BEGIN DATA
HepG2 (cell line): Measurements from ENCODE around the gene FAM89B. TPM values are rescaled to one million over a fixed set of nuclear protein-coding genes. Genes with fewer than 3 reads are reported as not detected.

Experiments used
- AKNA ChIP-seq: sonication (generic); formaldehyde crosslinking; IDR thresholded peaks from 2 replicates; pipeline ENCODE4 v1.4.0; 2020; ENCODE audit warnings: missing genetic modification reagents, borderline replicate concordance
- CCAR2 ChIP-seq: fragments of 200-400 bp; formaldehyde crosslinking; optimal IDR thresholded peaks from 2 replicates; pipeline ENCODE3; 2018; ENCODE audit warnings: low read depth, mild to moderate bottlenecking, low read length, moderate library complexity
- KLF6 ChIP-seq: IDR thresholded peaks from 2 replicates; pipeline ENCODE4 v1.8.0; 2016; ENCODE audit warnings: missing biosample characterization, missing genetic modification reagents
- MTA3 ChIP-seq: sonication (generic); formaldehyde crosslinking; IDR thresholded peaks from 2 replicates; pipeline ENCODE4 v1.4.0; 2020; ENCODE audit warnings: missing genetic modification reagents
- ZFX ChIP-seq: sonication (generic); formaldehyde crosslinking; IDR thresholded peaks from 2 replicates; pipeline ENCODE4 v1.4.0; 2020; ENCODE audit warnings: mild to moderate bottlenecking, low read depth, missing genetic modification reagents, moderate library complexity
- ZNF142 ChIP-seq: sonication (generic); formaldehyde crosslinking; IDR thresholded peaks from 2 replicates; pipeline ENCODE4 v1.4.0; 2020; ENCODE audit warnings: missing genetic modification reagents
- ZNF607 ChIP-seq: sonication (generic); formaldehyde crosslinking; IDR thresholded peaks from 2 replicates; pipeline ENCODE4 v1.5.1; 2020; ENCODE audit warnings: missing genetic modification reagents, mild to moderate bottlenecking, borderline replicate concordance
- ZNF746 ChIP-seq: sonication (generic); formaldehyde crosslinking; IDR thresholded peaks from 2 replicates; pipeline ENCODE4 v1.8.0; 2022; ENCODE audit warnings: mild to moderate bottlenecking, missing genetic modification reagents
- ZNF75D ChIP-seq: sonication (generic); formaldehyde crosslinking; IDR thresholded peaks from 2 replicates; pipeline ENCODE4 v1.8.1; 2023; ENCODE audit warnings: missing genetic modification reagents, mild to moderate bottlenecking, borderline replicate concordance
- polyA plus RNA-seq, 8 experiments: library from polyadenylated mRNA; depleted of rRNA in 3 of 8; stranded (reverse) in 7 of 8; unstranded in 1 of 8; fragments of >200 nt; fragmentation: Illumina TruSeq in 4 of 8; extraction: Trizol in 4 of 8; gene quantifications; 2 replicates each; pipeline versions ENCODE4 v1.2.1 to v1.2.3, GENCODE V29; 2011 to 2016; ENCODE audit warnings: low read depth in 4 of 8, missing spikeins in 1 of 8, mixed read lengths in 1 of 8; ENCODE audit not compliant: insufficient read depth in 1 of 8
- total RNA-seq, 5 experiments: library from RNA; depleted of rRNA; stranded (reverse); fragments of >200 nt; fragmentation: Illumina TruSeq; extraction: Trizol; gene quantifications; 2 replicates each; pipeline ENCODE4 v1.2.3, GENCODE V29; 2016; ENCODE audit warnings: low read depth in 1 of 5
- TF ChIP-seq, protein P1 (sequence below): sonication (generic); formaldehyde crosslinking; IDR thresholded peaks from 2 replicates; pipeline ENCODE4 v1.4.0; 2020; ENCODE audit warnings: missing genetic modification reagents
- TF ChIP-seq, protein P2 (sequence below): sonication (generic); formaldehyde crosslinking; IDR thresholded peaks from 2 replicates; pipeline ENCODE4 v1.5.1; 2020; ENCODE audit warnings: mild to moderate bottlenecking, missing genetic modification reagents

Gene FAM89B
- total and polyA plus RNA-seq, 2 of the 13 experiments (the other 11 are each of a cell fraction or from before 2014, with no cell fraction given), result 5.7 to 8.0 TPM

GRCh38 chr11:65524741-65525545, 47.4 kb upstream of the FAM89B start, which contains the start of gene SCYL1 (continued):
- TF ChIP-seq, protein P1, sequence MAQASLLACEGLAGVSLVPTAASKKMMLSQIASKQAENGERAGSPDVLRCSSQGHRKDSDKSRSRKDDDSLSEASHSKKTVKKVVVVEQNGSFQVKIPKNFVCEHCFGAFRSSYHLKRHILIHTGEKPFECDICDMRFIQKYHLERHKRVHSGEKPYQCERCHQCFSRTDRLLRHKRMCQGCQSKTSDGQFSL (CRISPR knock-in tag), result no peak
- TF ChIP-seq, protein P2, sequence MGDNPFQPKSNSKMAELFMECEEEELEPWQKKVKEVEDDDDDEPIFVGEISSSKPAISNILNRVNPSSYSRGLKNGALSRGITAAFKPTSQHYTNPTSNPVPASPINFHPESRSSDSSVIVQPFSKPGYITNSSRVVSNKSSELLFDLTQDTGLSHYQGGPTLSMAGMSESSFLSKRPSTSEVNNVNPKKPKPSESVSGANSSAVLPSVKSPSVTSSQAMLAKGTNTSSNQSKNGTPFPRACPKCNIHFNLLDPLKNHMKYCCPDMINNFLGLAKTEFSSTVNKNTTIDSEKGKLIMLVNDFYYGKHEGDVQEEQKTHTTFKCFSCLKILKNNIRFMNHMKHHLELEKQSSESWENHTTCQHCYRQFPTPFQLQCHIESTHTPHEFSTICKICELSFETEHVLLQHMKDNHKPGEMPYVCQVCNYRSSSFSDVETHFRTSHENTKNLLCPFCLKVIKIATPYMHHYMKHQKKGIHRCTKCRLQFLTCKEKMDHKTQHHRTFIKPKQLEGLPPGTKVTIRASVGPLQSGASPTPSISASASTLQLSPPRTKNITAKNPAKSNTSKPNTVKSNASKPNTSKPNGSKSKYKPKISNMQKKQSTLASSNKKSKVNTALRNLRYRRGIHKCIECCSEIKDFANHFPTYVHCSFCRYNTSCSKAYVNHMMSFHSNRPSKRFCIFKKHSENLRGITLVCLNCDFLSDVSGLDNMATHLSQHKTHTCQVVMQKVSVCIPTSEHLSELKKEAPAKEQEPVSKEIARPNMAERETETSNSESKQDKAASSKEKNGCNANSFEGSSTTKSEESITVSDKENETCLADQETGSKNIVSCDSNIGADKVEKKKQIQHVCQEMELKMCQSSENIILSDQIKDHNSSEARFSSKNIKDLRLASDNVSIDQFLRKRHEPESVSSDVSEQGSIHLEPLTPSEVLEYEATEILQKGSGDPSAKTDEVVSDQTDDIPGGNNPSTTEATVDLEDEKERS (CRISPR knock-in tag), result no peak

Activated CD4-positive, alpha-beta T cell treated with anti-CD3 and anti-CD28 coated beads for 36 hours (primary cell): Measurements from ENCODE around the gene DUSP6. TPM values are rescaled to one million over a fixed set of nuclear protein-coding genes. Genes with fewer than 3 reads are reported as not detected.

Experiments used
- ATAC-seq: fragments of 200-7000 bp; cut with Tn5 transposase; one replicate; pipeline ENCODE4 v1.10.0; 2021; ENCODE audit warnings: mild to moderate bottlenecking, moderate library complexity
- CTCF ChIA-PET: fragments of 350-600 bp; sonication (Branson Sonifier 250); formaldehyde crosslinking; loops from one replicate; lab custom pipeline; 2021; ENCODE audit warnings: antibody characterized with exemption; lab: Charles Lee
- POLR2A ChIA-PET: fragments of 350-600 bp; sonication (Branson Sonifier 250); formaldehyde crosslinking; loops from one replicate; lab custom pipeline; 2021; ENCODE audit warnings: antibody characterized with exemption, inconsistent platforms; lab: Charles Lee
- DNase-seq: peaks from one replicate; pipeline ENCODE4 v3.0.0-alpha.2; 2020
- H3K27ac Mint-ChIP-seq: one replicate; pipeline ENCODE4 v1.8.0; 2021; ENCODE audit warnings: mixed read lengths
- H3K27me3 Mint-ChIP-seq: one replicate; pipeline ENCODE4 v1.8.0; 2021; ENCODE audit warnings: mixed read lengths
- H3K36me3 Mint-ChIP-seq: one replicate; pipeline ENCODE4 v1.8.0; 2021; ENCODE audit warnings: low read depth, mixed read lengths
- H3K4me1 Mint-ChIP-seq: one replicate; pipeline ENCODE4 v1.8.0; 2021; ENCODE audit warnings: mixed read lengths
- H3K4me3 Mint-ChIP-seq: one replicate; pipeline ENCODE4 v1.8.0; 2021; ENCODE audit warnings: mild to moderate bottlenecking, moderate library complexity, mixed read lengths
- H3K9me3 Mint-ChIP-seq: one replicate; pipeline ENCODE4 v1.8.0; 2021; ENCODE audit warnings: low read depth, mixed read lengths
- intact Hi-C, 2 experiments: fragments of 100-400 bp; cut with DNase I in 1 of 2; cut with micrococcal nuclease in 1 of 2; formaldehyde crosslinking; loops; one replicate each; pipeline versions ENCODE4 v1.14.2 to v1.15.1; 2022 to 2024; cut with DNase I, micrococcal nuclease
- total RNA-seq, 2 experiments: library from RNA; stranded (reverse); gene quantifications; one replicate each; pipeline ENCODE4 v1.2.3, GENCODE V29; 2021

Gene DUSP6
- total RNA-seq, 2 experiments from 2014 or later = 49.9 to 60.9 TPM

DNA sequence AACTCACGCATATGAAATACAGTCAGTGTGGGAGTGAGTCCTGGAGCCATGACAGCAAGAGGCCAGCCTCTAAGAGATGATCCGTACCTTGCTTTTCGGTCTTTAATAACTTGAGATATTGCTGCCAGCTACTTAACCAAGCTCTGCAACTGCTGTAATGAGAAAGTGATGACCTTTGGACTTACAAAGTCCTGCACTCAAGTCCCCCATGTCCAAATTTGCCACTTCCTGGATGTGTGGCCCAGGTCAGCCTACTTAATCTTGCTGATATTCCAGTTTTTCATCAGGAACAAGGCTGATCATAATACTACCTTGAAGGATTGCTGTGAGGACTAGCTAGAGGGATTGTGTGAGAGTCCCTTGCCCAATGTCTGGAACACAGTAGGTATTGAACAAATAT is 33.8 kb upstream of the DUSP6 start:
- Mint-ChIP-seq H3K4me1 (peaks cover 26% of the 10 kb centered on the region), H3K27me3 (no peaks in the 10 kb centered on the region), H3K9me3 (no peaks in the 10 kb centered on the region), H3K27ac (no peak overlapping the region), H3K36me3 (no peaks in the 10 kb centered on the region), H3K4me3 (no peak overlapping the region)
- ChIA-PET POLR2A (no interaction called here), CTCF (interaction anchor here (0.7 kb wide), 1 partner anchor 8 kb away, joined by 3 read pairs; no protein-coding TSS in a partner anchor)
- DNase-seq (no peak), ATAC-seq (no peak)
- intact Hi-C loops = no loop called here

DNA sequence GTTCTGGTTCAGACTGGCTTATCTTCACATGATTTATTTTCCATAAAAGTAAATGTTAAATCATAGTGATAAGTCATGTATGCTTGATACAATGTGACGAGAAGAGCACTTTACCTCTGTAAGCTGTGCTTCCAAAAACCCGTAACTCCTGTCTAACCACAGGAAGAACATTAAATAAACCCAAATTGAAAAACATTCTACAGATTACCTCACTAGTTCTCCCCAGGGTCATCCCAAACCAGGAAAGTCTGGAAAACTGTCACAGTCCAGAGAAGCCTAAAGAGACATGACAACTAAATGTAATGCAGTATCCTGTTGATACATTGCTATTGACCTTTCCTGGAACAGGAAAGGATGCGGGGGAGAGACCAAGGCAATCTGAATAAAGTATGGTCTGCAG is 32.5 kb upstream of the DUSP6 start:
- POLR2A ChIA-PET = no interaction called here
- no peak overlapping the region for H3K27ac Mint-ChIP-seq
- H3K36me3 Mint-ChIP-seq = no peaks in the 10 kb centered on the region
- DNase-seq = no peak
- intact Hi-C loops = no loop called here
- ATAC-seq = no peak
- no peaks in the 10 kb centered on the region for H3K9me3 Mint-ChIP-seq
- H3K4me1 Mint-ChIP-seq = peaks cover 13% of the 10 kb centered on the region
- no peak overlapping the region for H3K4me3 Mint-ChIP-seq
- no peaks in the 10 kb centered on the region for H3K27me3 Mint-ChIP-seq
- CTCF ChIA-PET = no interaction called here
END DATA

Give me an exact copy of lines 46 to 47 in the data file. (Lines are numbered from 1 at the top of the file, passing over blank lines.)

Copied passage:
- DNase-seq = no peak
- intact Hi-C loops = no loop called here